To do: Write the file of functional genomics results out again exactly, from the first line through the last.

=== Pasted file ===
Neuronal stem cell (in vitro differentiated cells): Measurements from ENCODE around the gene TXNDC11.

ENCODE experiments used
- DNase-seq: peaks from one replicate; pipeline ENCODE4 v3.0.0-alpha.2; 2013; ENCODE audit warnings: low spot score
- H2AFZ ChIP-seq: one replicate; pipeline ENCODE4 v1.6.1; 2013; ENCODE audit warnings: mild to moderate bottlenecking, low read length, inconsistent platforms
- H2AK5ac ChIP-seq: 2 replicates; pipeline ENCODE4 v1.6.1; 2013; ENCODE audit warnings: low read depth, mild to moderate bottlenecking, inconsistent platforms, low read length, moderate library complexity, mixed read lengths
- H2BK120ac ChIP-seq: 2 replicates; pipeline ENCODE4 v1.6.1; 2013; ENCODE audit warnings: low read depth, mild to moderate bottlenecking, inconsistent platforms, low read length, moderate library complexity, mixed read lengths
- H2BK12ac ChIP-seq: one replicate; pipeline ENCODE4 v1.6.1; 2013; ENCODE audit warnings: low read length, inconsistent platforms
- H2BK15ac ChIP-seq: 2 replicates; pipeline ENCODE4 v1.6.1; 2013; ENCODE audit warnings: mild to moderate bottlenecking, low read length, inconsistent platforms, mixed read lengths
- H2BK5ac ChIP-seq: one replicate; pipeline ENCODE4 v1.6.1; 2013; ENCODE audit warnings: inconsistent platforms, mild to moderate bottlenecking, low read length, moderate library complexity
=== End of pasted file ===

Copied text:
Neuronal stem cell (in vitro differentiated cells): Measurements from ENCODE around the gene TXNDC11.

ENCODE experiments used
- DNase-seq: peaks from one replicate; pipeline ENCODE4 v3.0.0-alpha.2; 2013; ENCODE audit warnings: low spot score
- H2AFZ ChIP-seq: one replicate; pipeline ENCODE4 v1.6.1; 2013; ENCODE audit warnings: mild to moderate bottlenecking, low read length, inconsistent platforms
- H2AK5ac ChIP-seq: 2 replicates; pipeline ENCODE4 v1.6.1; 2013; ENCODE audit warnings: low read depth, mild to moderate bottlenecking, inconsistent platforms, low read length, moderate library complexity, mixed read lengths
- H2BK120ac ChIP-seq: 2 replicates; pipeline ENCODE4 v1.6.1; 2013; ENCODE audit warnings: low read depth, mild to moderate bottlenecking, inconsistent platforms, low read length, moderate library complexity, mixed read lengths
- H2BK12ac ChIP-seq: one replicate; pipeline ENCODE4 v1.6.1; 2013; ENCODE audit warnings: low read length, inconsistent platforms
- H2BK15ac ChIP-seq: 2 replicates; pipeline ENCODE4 v1.6.1; 2013; ENCODE audit warnings: mild to moderate bottlenecking, low read length, inconsistent platforms, mixed read lengths
- H2BK5ac ChIP-seq: one replicate; pipeline ENCODE4 v1.6.1; 2013; ENCODE audit warnings: inconsistent platforms, mild to moderate bottlenecking, low read length, moderate library complexity